Why Small Business is Big Business: Entrepreneurship is the Answer to Unemployment in South Africa
- 1 Post
- Age 19
Entrepreneurship is crucial for economic growth as it is the entrepreneur who identifies opportunities, combines factors of production, takes risk and creates employment. Political and economic uncertainty in South Africa before 1994 hardly provided an environment suitable to the development of entrepreneurial skills or opportunities. Post-1994 South Africa’s entrepreneurial landscape has seen rapid development due to a number of white South Africans leaving government to start their own ventures and a number of black South Africans receiving new business opportunities as a result of black economic empowerment. While South Africa has made significant progress on a number of fronts, it still remains a country of contradictions 24 years after the dawn of democracy.
A large number of young people in South Africa are structurally unemployed meaning they lack the necessary education, training or skills to find employment as there is a severe mismatch between the youth’s qualifications and job requirements. Structural unemployment is a difficult problem for which there is no immediate solution as young people often have to be trained which is costly and time-consuming. I strongly believe that young, high-impact entrepreneurs are the answer to the challenges we face both as a youth and a country as a whole.
Half of South Africa’s population is under the age of 24 with youth unemployment around 50% according to the Quarterly Labor Force Survey. Furthermore, a report by the International Labor Organization shows South Africa to be the nation with the highest youth (15-24) unemployment rate amongst the developing BRICS nations. However, the large youth population also provides an opportunity to channel untapped entrepreneurial potential to develop small businesses which will serve as the necessary catalyst to create employment and reduce poverty and inequality in South Africa.
A report commissioned by the Global Entrepreneurship and Development Institute (GEDI) placed South Africa as one of the continent’s entrepreneurial front-runners only second to Botswana. Despite positive readings, a number of factors continue to hinder progress such as: administrative barriers to entry, large private and state-owned enterprises who stifle market competition and a failing education system. Research conducted by South Africa’s United Nations Development Program showed that two thirds of business fail within the first year of operations. This is evidence of the fact that the majority of young South Africans do not possess the necessary experience and skills to sustain a successful business venture.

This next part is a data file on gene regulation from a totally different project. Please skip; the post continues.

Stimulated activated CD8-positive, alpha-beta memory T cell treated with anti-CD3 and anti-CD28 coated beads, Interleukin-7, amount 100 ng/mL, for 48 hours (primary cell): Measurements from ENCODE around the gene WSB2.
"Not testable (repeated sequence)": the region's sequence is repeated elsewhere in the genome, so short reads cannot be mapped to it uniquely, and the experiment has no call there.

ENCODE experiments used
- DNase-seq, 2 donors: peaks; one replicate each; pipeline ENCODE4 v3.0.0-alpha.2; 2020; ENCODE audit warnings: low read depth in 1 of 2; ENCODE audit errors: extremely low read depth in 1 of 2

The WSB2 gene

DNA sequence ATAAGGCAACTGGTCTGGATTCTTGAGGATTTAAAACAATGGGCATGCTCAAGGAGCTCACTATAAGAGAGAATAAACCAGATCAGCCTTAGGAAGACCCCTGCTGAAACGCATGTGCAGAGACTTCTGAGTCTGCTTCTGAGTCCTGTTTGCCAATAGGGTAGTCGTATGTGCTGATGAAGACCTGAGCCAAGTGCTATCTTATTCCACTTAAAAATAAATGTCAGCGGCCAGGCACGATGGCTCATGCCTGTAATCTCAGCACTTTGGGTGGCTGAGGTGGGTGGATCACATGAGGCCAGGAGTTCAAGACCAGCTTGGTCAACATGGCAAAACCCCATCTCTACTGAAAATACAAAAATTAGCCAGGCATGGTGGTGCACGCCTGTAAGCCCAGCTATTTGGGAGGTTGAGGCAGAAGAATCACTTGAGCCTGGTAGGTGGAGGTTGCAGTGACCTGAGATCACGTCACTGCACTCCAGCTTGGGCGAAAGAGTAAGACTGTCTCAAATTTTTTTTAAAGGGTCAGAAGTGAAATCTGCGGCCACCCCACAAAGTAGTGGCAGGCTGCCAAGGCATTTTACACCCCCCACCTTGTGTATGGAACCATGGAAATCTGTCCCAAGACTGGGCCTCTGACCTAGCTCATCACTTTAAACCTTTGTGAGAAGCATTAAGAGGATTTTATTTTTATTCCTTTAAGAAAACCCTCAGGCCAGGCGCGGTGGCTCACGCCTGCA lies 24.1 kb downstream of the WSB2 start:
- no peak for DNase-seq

In response to the above-mentioned challenges, there are a number of policy avenues which may be considered and implemented. Firstly, education orientated towards innovation and entrepreneurial activity should become a priority to curb youth unemployment. In addition, government should encourage businesses in the informal sector to become part of the formal economy by incentivizing entrepreneurs looking to do so.
Thirdly, South Africa must mimic its African counterparts in actualizing the power of mobile banking to give a greater number of young people access to finance. Furthermore, investment in the development of crowd funding sources for small businesses with a focus on young entrepreneurs in search of start-up capital is essential. In my capacity as a first-year student at the University of Cape Town, I have had the opportunity to discuss with other students the various constraints to starting a successful business. The main issue which I had picked up on was a lack of necessary funding to finance capital investment. I am therefore in the process of setting up a crowd funding platform for student businesses where the local university community can contribute to see students flourish in their business endeavors. I am of the opinion that it is essential to align South Africa’s young talent today for the jobs of tomorrow by encouraging more students to consider entrepreneurship as a viable alternative to traditional employment.
Finally, with the Fourth Industrial Revolution on the horizon, South Africa is in a unique position to expand its technological inclusion to create disruptive platforms which leapfrog development gaps by catering to the demands of large growing populations. It is important for government and the private sector alike to take stock of successful employment programs both at home and abroad in order to learn the appropriate lessons and provide evidence-based proposals going forward to ensure sustainable development. Small business must be vigorously promoted as the sector is able to provide the sort of labour-intensive employment desperately needed in the economy. It is not enough to only bring more entrepreneurs into the economy but the type of innovative, high-impact entrepreneurs who can compete on the continent and across the globe.
I am convinced that
the adoption of policies similar to these will help reverse the negative perception
of entrepreneurship in South Africa and combat youth unemployment by creating
inclusive economic growth. The time is right for young people to make small
business their business.